A harmonograph is a drawing machine powered by pendulums. It was first invented in the 1840s — the heyday of the industrial revolution, whose sensibilities are now celebrated by the "Steampunk" movement.
In this presentation, artist Anita Chowdry recounted her fascinating journey into this era, culminating in her creation of a two meter high harmonograph crafted from brass and steel: "The Iron Genie". Then, using computer simulations, mathematical physicist John Baez explored the underlying mathematics of the harmonograph, taking us on a trip into the fourth dimension and beyond. As time passes, the motion of the harmonograph traces out a curve in a multi-dimensional space. The picture it draws is just the two-dimensional "shadow" of this curve.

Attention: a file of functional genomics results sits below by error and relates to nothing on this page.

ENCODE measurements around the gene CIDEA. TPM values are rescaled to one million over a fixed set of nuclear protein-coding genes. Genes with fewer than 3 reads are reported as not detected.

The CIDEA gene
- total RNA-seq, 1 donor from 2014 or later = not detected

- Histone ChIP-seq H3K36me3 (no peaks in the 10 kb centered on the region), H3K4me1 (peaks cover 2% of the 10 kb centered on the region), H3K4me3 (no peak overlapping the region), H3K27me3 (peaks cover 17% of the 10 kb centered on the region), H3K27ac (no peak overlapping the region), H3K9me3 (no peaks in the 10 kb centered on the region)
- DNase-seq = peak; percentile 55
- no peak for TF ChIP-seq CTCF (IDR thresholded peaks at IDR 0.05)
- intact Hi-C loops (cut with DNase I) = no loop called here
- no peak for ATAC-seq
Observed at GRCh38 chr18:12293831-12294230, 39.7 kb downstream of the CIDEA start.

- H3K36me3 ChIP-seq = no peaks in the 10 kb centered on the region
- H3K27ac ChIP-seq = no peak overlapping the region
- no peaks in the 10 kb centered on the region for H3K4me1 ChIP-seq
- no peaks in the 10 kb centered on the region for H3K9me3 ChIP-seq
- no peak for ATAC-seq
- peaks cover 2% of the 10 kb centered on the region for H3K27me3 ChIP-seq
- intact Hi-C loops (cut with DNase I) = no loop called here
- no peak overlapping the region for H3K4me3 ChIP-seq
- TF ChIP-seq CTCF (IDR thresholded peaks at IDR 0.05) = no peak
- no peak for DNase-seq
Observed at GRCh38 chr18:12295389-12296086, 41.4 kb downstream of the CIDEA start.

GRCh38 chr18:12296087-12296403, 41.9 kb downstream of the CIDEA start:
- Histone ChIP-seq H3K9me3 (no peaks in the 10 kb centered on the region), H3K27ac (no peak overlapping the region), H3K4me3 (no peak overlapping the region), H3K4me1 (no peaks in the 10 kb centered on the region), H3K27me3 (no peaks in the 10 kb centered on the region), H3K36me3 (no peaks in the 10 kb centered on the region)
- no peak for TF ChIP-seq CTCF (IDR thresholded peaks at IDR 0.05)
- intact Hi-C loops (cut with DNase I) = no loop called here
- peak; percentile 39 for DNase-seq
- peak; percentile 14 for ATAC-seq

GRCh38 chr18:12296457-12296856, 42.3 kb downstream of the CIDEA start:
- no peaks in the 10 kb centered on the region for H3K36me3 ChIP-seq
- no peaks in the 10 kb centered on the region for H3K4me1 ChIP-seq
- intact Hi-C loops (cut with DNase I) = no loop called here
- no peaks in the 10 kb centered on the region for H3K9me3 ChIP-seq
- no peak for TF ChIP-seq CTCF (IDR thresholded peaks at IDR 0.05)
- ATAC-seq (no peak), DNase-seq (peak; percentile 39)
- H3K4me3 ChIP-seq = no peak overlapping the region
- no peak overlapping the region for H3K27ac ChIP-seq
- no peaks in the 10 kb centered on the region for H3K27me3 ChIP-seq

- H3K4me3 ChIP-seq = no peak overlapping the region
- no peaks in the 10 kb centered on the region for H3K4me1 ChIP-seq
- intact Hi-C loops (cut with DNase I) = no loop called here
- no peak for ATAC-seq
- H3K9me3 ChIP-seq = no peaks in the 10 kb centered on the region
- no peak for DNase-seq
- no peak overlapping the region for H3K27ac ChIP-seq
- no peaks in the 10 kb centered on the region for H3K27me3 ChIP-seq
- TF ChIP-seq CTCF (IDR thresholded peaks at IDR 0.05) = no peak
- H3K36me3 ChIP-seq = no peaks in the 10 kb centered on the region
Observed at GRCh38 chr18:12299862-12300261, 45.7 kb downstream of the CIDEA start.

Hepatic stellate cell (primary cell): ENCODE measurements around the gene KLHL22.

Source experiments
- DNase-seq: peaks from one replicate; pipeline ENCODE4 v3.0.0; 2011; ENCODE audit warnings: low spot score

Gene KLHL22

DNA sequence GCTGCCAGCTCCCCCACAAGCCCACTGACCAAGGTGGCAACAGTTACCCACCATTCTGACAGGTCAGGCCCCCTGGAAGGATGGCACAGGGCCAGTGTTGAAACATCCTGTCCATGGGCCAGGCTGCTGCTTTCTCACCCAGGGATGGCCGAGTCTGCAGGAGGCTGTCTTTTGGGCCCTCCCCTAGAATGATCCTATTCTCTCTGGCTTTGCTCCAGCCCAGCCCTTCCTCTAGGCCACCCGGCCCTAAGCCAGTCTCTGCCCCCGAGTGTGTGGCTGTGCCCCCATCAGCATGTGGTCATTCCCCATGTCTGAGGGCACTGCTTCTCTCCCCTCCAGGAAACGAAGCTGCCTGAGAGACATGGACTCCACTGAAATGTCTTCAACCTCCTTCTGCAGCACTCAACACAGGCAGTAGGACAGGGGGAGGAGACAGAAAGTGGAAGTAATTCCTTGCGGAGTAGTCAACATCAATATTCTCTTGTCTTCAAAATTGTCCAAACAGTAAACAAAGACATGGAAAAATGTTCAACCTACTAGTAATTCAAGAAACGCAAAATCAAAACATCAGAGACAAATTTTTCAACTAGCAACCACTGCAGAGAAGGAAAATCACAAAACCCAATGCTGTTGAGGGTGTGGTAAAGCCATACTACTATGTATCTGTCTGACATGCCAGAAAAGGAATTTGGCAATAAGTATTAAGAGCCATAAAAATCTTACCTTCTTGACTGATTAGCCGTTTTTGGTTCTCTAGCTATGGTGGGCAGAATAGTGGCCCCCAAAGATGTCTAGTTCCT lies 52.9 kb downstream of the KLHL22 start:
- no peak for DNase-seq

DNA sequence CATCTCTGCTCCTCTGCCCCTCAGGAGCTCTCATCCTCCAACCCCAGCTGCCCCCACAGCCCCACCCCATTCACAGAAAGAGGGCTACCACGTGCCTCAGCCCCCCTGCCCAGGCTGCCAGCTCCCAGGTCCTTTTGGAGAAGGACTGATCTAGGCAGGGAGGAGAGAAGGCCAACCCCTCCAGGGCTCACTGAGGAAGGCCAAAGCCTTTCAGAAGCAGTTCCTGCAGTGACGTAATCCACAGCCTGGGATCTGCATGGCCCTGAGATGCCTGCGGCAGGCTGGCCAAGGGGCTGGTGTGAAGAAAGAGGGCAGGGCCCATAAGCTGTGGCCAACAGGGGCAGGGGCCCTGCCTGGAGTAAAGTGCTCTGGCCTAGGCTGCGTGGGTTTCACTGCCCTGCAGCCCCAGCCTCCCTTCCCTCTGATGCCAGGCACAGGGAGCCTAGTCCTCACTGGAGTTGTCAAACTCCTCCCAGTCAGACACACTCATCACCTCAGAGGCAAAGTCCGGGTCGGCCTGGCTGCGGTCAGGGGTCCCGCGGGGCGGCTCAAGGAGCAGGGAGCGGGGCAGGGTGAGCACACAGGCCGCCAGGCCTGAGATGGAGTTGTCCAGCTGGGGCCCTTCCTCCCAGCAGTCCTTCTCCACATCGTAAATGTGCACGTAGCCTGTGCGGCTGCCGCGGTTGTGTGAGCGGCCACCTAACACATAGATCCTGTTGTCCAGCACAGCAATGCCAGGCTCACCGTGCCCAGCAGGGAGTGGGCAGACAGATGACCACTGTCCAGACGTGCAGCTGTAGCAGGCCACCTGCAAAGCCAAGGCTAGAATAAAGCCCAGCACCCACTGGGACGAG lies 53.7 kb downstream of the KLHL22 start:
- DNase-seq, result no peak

This presentation was enhanced by the creative output of a four-day workshop with University of Waterloo students at the department of Fine Arts, led by Anita Chowdry.
You can watch a video of our presentations here:
You can also see our talk slides, and use David Chudzicki's online harmonograph: